The Property Tax-School Funding Dilemma
Property taxation and school funding are closely linked in the United States, with nearly half of all property tax revenue used for public elementary and secondary education. There is an active policy debate across the country regarding the degree to which public schools should be funded with property tax dollars. Some policy makers and analysts call for reduced reliance on property tax revenue and increased reliance on state funding; others claim that the property tax is a critical ingredient in effective local government. School funding is no less controversial, and nearly every state has dealt with school funding litigation and court mandates at least once over the last several decades.
States experiencing taxpayer revolts among homeowners are tempted to reduce reliance on the property tax to fund schools. But a more targeted approach can provide property tax relief and also improve state funding for public education, according to this new report by Daphne A. Kenyon, a visiting fellow at the Lincoln Institute. “Those who have tried to reduce property taxes and improve school performance at the same time have not met with much success,” according to Kenyon.
The report includes a comprehensive review of recent research on both the property tax and school funding, and summarizes case studies of seven states—California, Massachusetts, Michigan, New Hampshire, New Jersey, Ohio, and Texas, the majority of them heavily reliant on property tax revenues to fund schools. Among these states Massachusetts ranks the highest and California the lowest, according to the respective property tax relief and school funding principles presented in the report.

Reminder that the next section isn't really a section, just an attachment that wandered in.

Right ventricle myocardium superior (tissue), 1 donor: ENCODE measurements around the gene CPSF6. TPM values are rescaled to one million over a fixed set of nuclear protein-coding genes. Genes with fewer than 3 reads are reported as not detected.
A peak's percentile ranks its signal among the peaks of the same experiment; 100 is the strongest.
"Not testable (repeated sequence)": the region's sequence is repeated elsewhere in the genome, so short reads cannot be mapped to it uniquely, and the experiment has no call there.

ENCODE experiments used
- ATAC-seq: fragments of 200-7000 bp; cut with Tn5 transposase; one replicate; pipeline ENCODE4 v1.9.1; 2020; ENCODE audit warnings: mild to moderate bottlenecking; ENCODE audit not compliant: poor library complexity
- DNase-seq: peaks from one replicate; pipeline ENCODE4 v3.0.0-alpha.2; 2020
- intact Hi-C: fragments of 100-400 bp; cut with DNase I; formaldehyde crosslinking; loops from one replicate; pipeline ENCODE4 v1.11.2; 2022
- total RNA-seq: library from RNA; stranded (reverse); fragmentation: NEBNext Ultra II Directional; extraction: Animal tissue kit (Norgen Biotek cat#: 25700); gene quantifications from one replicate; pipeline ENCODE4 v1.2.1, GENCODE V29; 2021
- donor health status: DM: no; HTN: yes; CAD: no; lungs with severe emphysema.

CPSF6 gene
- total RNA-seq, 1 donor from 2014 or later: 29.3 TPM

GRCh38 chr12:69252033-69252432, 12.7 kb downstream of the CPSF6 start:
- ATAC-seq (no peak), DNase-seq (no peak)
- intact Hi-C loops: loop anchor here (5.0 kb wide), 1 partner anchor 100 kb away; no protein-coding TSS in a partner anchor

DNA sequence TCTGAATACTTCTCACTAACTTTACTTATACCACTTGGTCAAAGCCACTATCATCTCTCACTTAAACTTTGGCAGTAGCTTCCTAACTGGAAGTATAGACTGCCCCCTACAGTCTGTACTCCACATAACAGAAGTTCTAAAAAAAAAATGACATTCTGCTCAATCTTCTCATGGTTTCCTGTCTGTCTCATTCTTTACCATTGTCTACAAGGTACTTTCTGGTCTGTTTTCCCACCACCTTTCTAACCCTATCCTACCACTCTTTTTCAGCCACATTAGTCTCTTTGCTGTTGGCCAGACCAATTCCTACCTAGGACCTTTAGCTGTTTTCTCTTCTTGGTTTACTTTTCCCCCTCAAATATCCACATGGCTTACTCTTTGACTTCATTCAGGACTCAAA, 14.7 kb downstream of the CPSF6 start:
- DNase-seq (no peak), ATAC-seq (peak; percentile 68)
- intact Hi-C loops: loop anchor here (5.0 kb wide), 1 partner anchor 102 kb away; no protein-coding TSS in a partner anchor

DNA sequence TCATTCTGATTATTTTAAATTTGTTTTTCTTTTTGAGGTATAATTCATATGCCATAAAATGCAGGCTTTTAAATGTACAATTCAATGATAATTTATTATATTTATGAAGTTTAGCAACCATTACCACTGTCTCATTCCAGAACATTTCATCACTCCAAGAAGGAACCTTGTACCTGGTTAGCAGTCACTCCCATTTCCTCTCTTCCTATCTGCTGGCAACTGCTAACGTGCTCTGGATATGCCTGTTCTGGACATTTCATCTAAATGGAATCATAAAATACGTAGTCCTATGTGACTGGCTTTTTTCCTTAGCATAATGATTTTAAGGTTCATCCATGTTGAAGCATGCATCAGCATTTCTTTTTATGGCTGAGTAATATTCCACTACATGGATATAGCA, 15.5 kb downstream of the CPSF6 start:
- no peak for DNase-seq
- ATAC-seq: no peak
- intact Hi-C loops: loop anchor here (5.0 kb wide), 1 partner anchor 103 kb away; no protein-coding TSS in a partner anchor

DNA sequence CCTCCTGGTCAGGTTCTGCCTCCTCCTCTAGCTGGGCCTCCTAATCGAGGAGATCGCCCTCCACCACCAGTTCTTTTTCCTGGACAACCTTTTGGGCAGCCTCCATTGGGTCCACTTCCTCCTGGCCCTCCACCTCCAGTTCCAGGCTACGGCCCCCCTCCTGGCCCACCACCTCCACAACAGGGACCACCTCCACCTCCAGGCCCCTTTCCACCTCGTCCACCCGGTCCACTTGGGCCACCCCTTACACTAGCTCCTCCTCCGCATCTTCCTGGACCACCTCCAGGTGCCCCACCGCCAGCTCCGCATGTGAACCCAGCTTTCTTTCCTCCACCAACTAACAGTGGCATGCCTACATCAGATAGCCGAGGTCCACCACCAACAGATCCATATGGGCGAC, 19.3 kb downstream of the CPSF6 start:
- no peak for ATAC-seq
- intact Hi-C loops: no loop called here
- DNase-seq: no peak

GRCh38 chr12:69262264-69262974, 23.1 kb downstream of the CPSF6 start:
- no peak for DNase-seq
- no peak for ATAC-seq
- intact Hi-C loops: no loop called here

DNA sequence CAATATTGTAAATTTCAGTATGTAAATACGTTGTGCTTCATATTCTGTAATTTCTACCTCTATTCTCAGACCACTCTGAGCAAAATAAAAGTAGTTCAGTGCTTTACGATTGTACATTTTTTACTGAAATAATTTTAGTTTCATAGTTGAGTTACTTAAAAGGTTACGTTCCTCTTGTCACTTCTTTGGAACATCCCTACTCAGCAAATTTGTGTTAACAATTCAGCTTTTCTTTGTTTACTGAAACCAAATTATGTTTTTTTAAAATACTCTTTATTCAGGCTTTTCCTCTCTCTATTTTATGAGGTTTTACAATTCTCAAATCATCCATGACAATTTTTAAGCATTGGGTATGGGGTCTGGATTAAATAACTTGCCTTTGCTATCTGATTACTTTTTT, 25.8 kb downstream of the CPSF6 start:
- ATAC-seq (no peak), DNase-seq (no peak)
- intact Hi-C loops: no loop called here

One objective of the report is to provide information helpful to state policy makers and others who are grappling with the twin challenges of court mandates regarding school funding and constituent pressure to lower property taxes. Another objective is to correct some common misconceptions through a critical analysis of nine myths regarding school funding litigation, property tax characteristics, and the state role in funding education.
While there is no one-size-fits-all solution, the report recommends addressing property taxes and school funding separately.
- Property tax relief. Arguing that the use of property tax revenue for schools is fundamentally sound, the report points out that increasing state aid for education does not necessarily result in lower property taxes, and it cautions against switching to greater reliance on a sales tax, for example, to fund schools. Instead, a more targeted effort can achieve fairness and relief, with the greater use of circuit breakers that adjust property tax bills based on ability to pay. Many states do not take full advantage of this policy instrument, or limit its application to the elderly.
- School funding. Addressing the complex issue of statewide funding for schools, the report also recommends a targeted approach—distributing state aid for public education to the neediest school districts, schools, and students. State policy makers should not aim to provide any specific percentage for the state’s share of funding K-12 education, the report concludes.
According to Darcy Saas, the Deputy Director of the New England Public Policy Center, a research group established by the Boston Federal Reserve Bank, this report's "most important contribution is its exposure and discussion of the common misconceptions regarding school funding and property taxes. Public policies are too often developed based on incomplete analysis and unchallenged assertions. There is a real need for objective research like Dr. Kenyon’s that can shine a brighter light on assumptions and support the development of sound policies."